Incomplete posterior vitreous detachment despite vitrectomy with silicone oil tamponade
Silicone oil is often used in vitrectomy surgery as tamponade agent, particularly in cases with proliferative vitreoretinopathy, given its advantage to patients on immediate post-operative acuity and air travel. However, long term complications associated with emulsification exist. Our case demonstrated how emulsified silicone oil outlines the natural retro-hyaloid spaces.
A 60-year-old man underwent 23 Gauge pars plana vitrectomy with silicone oil (SO) tamponade for bullous macula-off rhegmatogenous retinal detachment 10 years ago. He presented to our eye clinic with progressive blurring of vision, and hyperoleon-like patterns were seen over the optic disc and macula [Figure 1a]. Optical coherence tomography (taken with patient sitting upright) demonstrated emulsified SO droplets trapped over the two natural retro-hyaloid spaces: The pre-optic disc [Figure 1b], and the pre-macular bursa [Figure 1c]. This evidenced that posterior vitreous detachment was incomplete in previous vitrectomy surgery, part of the posterior hyaloid remains with few firm attachment points, thus SO droplets could slip into the retro-hyaloid spaces. Patient was subsequently offered revision vitrectomy and SO removal to restore his vision; he was treated ethically adhering to the tenets of the declaration of Helsinki.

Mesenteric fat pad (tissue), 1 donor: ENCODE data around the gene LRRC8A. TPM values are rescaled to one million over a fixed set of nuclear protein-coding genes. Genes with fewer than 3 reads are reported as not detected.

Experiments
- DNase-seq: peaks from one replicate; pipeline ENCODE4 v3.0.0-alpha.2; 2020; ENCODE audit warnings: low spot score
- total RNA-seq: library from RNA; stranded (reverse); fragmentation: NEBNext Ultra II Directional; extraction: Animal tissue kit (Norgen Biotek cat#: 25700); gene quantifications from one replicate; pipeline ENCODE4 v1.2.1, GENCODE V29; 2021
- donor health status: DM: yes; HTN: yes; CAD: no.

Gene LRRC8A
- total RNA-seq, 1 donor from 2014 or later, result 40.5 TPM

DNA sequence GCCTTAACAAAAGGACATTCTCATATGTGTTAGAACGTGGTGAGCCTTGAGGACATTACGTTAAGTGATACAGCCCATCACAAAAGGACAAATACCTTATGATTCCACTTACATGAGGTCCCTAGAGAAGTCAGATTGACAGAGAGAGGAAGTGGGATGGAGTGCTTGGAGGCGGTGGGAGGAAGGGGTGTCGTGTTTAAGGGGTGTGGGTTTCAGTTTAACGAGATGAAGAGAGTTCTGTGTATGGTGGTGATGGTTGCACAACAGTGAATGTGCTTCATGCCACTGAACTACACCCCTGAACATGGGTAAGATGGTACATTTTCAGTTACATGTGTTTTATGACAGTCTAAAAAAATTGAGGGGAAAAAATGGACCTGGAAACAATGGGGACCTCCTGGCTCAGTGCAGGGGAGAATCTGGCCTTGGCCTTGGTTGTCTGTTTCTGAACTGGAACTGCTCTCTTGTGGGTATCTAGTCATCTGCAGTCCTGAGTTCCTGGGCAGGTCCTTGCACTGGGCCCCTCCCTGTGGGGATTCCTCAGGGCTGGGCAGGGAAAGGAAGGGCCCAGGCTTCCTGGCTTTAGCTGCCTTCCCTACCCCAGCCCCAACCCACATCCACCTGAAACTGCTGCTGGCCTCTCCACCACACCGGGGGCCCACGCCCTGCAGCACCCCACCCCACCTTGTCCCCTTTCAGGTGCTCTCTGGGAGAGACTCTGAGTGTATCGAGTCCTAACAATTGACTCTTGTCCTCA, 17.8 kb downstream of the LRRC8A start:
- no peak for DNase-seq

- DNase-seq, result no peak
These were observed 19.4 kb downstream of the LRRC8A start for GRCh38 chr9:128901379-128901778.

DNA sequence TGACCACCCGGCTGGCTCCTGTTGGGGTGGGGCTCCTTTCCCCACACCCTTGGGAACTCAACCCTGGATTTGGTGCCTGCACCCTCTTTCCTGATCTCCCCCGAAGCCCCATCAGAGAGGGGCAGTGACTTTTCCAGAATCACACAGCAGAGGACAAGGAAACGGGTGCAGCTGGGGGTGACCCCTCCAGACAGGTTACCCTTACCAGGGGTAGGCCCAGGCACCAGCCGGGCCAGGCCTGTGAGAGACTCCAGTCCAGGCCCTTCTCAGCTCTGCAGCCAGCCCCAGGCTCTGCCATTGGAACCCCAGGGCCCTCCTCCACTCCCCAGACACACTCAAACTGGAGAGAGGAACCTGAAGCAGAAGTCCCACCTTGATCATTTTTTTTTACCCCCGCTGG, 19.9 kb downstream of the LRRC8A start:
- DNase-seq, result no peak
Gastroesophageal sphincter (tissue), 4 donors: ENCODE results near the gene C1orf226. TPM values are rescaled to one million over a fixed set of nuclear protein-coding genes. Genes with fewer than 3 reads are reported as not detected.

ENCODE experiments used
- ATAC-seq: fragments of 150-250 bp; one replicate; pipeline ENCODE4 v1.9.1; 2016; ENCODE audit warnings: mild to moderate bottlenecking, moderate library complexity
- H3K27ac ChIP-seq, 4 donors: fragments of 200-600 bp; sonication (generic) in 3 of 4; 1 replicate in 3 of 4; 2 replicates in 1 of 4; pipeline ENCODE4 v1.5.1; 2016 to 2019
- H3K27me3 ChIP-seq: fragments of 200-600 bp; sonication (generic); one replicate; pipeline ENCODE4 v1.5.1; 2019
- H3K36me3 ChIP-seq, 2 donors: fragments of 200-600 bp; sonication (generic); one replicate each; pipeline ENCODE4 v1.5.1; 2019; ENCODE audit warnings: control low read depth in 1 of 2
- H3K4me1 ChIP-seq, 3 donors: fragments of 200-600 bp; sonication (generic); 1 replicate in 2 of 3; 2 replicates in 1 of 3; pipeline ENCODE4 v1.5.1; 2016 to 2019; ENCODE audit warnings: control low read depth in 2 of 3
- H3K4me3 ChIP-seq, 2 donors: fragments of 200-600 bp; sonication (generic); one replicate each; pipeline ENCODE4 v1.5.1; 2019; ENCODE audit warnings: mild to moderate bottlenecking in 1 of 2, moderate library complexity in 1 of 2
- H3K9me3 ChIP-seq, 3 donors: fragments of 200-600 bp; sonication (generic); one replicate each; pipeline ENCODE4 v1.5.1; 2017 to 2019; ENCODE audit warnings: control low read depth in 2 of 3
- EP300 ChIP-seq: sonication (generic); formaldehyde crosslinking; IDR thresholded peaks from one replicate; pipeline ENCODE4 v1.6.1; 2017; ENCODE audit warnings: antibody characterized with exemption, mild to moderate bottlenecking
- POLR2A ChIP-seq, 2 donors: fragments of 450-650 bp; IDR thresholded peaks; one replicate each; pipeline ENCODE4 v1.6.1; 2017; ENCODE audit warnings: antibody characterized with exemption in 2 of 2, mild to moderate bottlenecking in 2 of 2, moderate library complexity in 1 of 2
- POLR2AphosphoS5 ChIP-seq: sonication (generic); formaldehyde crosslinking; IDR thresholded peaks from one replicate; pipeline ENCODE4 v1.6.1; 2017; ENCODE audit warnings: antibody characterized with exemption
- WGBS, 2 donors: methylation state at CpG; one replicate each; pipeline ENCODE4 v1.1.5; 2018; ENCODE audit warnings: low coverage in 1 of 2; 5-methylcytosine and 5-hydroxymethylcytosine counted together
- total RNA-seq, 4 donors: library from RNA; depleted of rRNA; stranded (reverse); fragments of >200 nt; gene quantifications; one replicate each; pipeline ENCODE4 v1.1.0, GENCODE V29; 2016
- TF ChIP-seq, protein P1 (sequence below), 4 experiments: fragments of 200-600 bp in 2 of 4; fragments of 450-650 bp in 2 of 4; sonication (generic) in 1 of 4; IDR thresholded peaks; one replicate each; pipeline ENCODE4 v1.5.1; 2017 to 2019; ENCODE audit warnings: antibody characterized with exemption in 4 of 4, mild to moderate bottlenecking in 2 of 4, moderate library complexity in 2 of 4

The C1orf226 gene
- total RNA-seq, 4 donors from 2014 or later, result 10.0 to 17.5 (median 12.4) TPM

The fundamental step of a successful vitrectomy is posterior vitreous detachment induction; however, incomplete induction sometimes occurs. It may not be well seen barely by ophthalmoscopy examination, but emulsified SO droplets act as the agent highlighting out the two natural retro-hyaloid spaces. The emulsified SO droplets float according to gravity, but were entrapped over the pre-optic disc and the pre-macular bursa, giving the funny double inverse hypopyon-like pattern over the posterior segment.
Complete posterior vitreous detachment is important in vitrectomy surgery to avoid future complications of emulsified SO entrapment over the natural retro-hyaloid spaces.
Declaration of patient consentPatient’s consent not required as patients identity is not disclosed or compromised.
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Conflicts of interestThere are no conflicts of interest.
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